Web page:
The lack of green electricity in national power grids is quickly becoming a blocker for businesses, who are joining initiatives like RE100 (aiming to source 100% renewable electricity by 2050 at the latest) or looking to stabilise their operational costs through Power Purchase Agreements with renewable electricity providers. To keep attracting new investments, countries must provide cheap and stable electricity, and keep up with global climate policies to fulfil enterprise ESG benchmarks.
There is significant financial advantage to keeping pace with the EU’s direction of travel on energy transition too. The high-ambition scenario modelled by Ember would put the CEE region in line with EU targets, opening up additional funding needed to implement the energy transition in CEE countries. Grants alone available for CEE countries under the Recovery and Resilience Facility amount to €71.6 billion. This can be topped up by €17 billion from the Just Transition Fund and at least €48 billion from the Modernization Fund. In total, this amounts to €137 billion, which is comparable to the investments needed for the complete climate neutrality transition of a leading industrial CEE economy like Czechia (€168 billion).
To unlock these funds, it is critical that strategic documents such as RRPs and NECPs contain ambitious wind and solar targets compatible with policies such as the Renewable Energy Directive target of 42.5% and the EU Climate Law.
CEE countries can deliver 200 GW of wind and solar by 2030
In 2022, CEE countries had a total of 14 GW wind and 20 GW solar capacity installed. This accounts for just 7% and 12% of EU totals respectively. Since the region spans a range of geographies and climates, there is scope for huge growth in renewables. The Baltic and Black Seas have high potential for offshore wind, and the central and southern regions are rich in solar resources.
Momentum is already building in the region. Last year, CEE wind and solar capacity grew by around 28%, above the EU-wide average of 15%. Across the region, countries are reaching new renewable records as wind and solar markets continue to grow. In SolarPower Europe’s latest market outlook, Poland was ranked as 3rd biggest solar market in the EU. In 2022, all CEE countries with the exception of Bulgaria also saw the highest ever share of solar generation in their electricity mix. Hungary in particular is an example of the scale of growth that can be achieved. The country added almost 1 GW solar capacity last year, taking the total to 3 GW, up from just 300 MW in 2017. However, it is now facing significant grid capacity shortages. Solar is not the only technology setting records: 2022 also saw Croatia, Latvia, Poland and Romania reach record wind generation share, with Croatia the highest of any CEE country at 17%.
In the baseline scenario, which reflects a current policy ambition trajectory, CEE solar capacity reaches 75 GW by 2030. This would already be close to quadruple the current capacity of 20 GW. But solar growth could realistically reach much higher heights. In the ambitious scenario, extrapolating from favourable industry forecasts from SolarPower Europe, solar capacity rises to 130 GW in CEE, with the largest percentage increases seen in Latvia, Croatia and Lithuania.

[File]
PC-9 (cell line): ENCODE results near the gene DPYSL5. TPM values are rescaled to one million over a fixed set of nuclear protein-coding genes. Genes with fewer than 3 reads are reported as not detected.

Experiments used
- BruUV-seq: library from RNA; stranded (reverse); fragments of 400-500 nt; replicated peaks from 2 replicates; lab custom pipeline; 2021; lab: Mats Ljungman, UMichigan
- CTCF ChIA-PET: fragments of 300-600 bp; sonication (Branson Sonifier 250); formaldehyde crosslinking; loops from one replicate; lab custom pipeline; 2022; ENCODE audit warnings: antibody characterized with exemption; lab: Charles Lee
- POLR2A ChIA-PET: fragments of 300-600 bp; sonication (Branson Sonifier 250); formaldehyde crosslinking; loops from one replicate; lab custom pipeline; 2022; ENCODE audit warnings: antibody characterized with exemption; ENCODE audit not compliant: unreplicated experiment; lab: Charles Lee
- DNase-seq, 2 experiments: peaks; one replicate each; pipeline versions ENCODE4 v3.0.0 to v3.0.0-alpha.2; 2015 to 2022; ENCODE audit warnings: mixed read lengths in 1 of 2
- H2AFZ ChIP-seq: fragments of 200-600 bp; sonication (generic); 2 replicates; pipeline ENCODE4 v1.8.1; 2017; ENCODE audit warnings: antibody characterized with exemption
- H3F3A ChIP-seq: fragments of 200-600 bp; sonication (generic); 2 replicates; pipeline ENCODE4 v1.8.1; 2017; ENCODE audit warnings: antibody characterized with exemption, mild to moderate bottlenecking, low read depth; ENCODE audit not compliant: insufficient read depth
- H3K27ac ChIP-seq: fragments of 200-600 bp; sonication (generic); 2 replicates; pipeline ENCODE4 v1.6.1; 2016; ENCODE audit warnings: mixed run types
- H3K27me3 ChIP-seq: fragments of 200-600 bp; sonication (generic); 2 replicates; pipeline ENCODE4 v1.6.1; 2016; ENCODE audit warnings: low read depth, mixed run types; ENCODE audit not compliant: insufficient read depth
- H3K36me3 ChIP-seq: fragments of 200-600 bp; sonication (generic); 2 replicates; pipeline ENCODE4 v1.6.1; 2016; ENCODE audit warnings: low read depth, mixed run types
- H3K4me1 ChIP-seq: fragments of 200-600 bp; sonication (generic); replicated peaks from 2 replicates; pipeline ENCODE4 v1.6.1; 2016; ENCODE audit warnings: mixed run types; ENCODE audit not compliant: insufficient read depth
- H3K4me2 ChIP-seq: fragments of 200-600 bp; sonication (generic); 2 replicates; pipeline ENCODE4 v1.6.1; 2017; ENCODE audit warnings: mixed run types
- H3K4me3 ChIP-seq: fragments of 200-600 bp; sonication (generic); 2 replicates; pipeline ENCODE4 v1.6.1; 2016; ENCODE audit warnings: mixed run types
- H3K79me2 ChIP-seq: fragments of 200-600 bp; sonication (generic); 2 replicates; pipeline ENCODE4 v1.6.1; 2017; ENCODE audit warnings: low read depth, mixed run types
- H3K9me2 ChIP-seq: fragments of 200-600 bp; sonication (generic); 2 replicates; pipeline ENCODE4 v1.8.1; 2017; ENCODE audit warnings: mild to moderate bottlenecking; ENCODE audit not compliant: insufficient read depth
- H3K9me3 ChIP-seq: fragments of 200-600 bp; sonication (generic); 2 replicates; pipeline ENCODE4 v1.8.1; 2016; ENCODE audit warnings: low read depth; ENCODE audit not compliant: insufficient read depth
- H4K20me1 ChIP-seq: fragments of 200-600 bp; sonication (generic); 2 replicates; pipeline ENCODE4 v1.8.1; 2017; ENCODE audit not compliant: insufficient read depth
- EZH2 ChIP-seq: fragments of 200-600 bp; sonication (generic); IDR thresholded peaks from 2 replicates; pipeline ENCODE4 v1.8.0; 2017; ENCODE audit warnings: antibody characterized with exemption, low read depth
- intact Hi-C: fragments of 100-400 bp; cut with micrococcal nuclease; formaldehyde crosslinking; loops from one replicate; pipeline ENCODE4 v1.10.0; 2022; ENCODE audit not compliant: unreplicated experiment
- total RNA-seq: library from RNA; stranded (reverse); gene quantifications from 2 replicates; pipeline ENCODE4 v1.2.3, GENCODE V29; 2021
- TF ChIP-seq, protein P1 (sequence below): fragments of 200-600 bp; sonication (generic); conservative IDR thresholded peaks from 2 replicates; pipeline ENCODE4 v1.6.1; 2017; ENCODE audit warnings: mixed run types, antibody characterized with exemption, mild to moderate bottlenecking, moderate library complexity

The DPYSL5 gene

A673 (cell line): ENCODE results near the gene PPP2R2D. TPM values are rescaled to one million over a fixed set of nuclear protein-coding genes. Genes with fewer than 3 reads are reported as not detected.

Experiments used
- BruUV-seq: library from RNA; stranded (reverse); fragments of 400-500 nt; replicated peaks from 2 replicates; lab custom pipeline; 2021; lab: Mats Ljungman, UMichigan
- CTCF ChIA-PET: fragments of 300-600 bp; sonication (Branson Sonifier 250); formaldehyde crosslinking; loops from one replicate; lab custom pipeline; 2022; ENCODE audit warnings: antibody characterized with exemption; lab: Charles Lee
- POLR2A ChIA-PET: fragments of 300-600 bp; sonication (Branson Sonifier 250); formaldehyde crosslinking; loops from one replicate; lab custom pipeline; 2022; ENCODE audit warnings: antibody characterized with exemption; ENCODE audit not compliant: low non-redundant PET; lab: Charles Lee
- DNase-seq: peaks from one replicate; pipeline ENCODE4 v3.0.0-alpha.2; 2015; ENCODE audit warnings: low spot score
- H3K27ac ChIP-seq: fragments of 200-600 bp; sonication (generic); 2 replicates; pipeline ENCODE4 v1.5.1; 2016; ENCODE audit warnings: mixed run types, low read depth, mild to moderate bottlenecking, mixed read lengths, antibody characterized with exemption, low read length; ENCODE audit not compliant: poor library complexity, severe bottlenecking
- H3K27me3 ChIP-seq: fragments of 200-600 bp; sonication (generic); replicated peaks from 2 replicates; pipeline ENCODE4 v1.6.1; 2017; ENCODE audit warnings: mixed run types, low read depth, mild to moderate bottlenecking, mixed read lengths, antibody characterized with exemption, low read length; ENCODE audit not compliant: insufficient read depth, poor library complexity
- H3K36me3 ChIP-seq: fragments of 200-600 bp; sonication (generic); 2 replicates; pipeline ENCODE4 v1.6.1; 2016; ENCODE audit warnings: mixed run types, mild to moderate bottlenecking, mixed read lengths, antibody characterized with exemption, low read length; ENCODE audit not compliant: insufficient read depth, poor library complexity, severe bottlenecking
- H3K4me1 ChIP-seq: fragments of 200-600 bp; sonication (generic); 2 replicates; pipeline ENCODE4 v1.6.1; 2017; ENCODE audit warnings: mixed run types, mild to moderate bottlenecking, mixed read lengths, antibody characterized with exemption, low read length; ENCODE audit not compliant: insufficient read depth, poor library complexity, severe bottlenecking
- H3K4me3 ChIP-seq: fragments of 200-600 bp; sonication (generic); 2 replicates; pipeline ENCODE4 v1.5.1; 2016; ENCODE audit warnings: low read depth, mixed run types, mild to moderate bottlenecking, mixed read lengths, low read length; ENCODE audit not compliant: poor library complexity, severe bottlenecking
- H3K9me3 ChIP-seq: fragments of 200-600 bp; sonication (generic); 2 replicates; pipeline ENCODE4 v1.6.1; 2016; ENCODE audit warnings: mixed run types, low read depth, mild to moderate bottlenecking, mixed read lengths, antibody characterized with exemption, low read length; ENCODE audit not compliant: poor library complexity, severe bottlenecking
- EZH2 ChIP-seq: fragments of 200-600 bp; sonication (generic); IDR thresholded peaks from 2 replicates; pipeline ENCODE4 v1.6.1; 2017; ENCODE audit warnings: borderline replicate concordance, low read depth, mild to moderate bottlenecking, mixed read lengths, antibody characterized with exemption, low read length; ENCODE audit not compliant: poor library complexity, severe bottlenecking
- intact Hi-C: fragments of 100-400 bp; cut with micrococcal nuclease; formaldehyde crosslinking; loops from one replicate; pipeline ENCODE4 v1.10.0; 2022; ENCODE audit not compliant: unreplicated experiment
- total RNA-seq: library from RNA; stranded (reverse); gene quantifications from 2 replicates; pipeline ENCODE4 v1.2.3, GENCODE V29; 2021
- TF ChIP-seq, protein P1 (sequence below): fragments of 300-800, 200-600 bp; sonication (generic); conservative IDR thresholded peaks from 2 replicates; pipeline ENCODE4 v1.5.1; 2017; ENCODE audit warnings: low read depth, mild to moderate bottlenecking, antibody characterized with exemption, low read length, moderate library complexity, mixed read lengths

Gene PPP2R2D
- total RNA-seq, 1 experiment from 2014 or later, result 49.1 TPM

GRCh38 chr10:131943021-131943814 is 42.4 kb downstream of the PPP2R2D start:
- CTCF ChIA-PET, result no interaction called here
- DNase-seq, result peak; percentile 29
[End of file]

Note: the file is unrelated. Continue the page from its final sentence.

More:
Onshore wind capacity
Onshore wind energy in CEE countries could also grow much faster than the baseline scenario given the correct policy conditions, potentially reaching 45 GW in 2030. In Czechia, industry ambition indicates potential for 1.6 GW, 50% more than the government target of 1 GW. In Hungary, at least 1.5 GW of onshore wind projects were halted by legal changes introduced in 2016; unlocking these alone would mean reaching five times the target stated in the National Energy and Climate Plan. In Poland, shifting the restrictive distancing rules to the agreed upon 500 metres (instead of 700 metres as introduced by the government in 2023) could add 5 GW to onshore wind capacity by 2030.
|Country||Wind (GW)||Solar (GW)|
Offshore wind capacity
Currently, CEE countries have no installed offshore wind capacity. The ambitious scenario sees this jump to 20 GW by 2030 compared to 8 GW in the baseline. With offshore wind facing less political opposition and the long-term potential in the region exceeding 100 GW, this technology could become a priority. Poland targets 5.9 GW offshore wind in the PEP2040 energy strategy, but could reach 7.5 GW if favourable policy and financing conditions allowed the acceleration of the 1.5 GW MFW Bałtyk 1 project. Estonia’s ambition for 100% renewable electricity by 2030 will require a step up in their offshore wind plans, with up to 2.9 GW possible by 2030. Meanwhile in the Black Sea, Romania and Bulgaria are discussing a shared energy island that would reduce infrastructure costs and help to integrate green electricity into their national grids, with Romania alone potentially installing 3 GW of offshore wind by 2030.